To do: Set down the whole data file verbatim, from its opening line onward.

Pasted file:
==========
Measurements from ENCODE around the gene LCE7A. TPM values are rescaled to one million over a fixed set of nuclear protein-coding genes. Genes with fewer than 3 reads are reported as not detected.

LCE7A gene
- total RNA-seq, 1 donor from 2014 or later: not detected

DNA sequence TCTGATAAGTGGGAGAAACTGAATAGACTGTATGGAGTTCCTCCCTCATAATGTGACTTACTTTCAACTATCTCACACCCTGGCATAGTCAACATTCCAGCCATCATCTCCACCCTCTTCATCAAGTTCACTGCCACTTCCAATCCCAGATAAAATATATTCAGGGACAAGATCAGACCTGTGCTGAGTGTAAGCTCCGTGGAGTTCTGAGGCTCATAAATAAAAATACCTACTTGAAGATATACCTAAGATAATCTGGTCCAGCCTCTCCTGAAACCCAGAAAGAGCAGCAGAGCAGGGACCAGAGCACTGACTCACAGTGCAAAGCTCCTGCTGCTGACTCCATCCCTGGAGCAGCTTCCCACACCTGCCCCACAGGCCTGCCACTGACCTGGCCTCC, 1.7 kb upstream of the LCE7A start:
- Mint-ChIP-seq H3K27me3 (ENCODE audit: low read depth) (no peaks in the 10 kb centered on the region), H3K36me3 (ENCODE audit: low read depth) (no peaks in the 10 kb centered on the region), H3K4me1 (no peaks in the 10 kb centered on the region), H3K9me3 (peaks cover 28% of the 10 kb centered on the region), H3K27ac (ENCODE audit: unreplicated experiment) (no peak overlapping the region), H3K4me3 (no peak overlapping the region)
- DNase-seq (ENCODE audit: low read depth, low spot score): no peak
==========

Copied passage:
Measurements from ENCODE around the gene LCE7A. TPM values are rescaled to one million over a fixed set of nuclear protein-coding genes. Genes with fewer than 3 reads are reported as not detected.

LCE7A gene
- total RNA-seq, 1 donor from 2014 or later: not detected

DNA sequence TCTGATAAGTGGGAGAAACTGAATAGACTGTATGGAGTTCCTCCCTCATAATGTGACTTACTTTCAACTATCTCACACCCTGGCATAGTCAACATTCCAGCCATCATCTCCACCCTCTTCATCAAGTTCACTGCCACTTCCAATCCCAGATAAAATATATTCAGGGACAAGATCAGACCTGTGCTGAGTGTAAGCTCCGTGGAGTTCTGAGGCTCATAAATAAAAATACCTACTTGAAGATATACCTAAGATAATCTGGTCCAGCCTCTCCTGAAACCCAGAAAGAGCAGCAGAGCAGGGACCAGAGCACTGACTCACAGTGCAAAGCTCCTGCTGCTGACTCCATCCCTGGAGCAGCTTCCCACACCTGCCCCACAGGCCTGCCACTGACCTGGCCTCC, 1.7 kb upstream of the LCE7A start:
- Mint-ChIP-seq H3K27me3 (ENCODE audit: low read depth) (no peaks in the 10 kb centered on the region), H3K36me3 (ENCODE audit: low read depth) (no peaks in the 10 kb centered on the region), H3K4me1 (no peaks in the 10 kb centered on the region), H3K9me3 (peaks cover 28% of the 10 kb centered on the region), H3K27ac (ENCODE audit: unreplicated experiment) (no peak overlapping the region), H3K4me3 (no peak overlapping the region)
- DNase-seq (ENCODE audit: low read depth, low spot score): no peak